New France (French: Nouvelle-France) was the area colonized by France in North America during a period beginning with the exploration of the Gulf of Saint Lawrence by Jacques Cartier in 1534 and ending with the cession of New France to Great Britain and Spain in 1763 under the Treaty of Paris (1763).
At its peak in 1712 (before the Treaty of Utrecht), the territory of New France, also sometimes known as the French North American Empire or Royal New France, consisted of five colonies, each with its own administration: Canada, the most developed colony and divided into the districts of Québec, Trois-Rivières and Montréal (before 1717, extending south through the Illinois Country); Hudson's Bay; Acadie, in the northeast; Plaisance, on the island of Newfoundland, and Louisiane (after 1717, extending north through the Illinois Country); Thus, it extended from Newfoundland to the Canadian prairies and from Hudson Bay to the Gulf of Mexico, including all the Great Lakes of North America.
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Louisiana (French: La Louisiane) was the name of an administrative district of New France. Under French control from the 17th century to the 18th century, the area was named in honor of Louis XIV of France by French explorer René-Robert Cavelier, Sieur de la Salle. Originally covering an expansive territory that included most of the drainage basin of the Mississippi River and stretched from the Great Lakes to the Gulf of Mexico and from the Appalachian Mountains to the Rocky Mountains, Louisiana was divided into two regions, known as Upper Louisiana (French: Haute-Louisiane), which began north of the Arkansas River, and Lower Louisiana (French: Basse-Louisiane). The present-day U.S. state of Louisiana is named for the historical region, although it occupies only a small portion of the territory claimed by the French.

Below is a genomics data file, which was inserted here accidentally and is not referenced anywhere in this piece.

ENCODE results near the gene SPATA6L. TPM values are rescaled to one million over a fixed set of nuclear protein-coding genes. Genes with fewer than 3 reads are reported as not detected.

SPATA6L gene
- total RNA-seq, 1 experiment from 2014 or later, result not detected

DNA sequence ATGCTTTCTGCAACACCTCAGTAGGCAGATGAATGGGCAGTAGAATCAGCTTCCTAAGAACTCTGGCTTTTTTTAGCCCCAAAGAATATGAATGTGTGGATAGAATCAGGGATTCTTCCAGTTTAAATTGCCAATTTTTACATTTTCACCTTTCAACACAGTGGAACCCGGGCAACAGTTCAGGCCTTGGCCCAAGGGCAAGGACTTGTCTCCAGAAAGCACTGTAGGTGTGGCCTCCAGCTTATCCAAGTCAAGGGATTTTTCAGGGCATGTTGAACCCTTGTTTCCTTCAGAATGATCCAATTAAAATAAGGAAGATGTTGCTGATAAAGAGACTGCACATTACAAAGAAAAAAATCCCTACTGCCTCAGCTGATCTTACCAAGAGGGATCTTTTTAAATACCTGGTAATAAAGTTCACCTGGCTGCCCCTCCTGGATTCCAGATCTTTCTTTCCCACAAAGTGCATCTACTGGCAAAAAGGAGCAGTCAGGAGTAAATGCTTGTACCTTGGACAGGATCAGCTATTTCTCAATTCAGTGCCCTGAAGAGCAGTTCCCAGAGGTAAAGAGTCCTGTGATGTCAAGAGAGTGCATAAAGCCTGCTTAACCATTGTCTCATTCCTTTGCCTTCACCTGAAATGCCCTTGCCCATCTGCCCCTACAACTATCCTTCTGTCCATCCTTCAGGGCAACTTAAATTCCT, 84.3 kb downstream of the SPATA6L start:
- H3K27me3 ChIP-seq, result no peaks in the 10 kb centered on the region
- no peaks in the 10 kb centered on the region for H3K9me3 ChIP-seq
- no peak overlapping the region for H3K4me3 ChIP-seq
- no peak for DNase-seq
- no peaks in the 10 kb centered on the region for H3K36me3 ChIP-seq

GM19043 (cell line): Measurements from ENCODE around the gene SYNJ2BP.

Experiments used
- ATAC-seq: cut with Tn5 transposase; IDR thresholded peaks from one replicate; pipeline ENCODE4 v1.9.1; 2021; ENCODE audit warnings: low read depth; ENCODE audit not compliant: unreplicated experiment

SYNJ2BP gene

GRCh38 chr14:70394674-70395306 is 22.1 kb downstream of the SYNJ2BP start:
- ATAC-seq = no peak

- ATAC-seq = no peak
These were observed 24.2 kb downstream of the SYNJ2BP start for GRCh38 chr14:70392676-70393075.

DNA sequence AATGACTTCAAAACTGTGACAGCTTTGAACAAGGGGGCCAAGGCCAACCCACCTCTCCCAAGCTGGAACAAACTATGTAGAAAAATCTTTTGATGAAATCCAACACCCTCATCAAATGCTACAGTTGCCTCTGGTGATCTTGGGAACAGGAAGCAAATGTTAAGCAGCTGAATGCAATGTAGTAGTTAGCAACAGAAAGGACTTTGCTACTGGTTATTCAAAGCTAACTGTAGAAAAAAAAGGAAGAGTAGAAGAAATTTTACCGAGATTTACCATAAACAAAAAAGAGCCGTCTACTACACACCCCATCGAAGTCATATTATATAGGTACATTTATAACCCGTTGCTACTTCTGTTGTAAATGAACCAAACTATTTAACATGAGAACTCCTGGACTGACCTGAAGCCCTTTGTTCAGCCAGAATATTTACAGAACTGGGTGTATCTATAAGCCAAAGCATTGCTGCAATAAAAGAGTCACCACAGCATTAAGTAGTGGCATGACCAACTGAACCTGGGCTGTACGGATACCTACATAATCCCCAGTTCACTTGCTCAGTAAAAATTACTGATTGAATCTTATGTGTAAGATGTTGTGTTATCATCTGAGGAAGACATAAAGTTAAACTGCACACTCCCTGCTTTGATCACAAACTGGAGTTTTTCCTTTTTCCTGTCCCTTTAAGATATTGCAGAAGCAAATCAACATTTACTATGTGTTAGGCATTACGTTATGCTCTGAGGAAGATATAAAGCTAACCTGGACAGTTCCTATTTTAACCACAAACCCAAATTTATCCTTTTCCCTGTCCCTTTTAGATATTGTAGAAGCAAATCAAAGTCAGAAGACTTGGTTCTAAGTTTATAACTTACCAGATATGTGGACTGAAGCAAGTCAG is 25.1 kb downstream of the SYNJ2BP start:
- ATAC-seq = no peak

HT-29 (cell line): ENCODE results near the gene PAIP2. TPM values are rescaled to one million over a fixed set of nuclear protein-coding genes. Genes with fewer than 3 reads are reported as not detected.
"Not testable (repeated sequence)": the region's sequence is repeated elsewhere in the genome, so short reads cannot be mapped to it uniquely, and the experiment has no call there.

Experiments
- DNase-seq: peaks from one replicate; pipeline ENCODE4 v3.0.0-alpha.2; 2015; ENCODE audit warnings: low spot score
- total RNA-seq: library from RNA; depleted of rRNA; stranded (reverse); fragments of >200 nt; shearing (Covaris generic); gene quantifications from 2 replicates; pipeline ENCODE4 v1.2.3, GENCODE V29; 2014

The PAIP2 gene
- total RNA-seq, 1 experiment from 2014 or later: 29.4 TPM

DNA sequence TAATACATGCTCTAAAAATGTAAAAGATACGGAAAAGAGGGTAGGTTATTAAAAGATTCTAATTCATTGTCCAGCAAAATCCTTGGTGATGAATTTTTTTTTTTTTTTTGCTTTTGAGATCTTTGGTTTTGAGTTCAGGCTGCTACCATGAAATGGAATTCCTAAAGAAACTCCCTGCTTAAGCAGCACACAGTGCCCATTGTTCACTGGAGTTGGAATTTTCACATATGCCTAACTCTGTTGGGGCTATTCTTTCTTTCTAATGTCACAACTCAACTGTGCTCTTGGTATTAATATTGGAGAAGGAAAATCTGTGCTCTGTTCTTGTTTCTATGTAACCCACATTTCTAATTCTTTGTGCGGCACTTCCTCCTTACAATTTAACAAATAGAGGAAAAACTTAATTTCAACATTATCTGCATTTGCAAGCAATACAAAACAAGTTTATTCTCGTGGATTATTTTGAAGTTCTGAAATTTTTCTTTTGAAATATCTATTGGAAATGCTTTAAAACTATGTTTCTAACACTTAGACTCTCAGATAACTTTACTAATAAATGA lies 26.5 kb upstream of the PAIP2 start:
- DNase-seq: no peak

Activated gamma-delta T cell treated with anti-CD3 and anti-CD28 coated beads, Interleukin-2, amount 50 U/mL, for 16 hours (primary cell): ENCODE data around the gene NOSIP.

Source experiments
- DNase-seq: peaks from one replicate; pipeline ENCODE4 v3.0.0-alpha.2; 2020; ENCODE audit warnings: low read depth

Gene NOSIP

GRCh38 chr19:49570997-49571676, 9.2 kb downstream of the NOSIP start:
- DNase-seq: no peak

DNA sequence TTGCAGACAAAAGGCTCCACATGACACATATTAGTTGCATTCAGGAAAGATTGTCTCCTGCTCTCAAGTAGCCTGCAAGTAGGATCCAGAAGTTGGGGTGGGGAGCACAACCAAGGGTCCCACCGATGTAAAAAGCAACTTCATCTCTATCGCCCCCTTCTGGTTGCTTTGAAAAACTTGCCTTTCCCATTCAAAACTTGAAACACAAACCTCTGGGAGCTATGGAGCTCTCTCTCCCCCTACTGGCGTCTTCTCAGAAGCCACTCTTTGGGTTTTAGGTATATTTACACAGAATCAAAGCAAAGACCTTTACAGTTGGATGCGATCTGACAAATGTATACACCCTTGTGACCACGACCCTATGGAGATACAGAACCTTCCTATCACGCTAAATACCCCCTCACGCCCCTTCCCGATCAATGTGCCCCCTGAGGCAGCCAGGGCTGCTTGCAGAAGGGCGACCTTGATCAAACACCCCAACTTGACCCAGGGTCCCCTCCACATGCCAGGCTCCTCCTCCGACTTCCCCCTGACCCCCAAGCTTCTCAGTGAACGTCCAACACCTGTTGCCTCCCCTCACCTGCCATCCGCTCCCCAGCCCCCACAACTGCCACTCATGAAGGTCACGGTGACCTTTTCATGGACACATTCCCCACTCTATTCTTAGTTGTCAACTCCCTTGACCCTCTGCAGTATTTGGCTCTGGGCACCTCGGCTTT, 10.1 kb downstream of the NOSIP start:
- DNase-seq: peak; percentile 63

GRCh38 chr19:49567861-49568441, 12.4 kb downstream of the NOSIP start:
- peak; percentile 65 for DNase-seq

Explored under the reign of Louis XIV of France and named by René-Robert Cavelier, Sieur de la Salle in his honor in 1682, Louisiana was not greatly developed due to a lack of human and financial resources. The French defeat in the Seven Years' War ended with France being forced to cede the eastern part of territory in 1763 to the victorious British, and the western part to Spain as compensation for that country's loss of Florida. France regained sovereignty of the western territory in the secret Treaty of San Ildefonso of 1800. However, Napoleon Bonaparte decided to sell the territory to the United States in 1803, ending France's presence in Louisiana.
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Did you know?
- ...On July 3, 2008, Quebec City celebrated its 400th birthday! It was the first city founded by Europeans in North America, always on the same site. All year 2008 is devoted to festivities.
- ...The Battle of Quebec occurred on October 16, 1690 between the British and French forces. When the British sent a request for the city to surrender, Frontenac replied "I have no reply to make to your general other than from the mouths of my cannons and muskets.". This legendary response, and a poor assessment of the fortifications by the British, allowed France to keep Quebec for almost another seventy years.
- ...During the Great Upheaval of the Acadians in 1755, seventy-eight survivor families settled on Belle Île in France while the British took possession of French colonies in America. Since then, their descendents have remained on the island. Today most islanders have Acadian ancestry.
Timelines of New France history
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Québec or Quebec City, also Quebec City or Québec City (French: Québec, or Ville de Québec), is the capital of the Canadian province of Quebec and is located within the Capitale-Nationale region. It is the second most populous city in the province – after Montreal, about 233 kilometres (145 mi) to the southwest. Quebec City is one of the oldest European settlements in North America.
Quebec was founded by Samuel de Champlain on 3 July 1608 at the site of a long abandoned St. Lawrence Iroquoian settlement called Stadacona. It was to this settlement that the name "Canada" refers. Although called the cradle of the Francophone population in North America, the Acadian settlement at Port-Royal antedates it. The place seemed favourable to the establishment of a permanent colony.
The New France circa 1750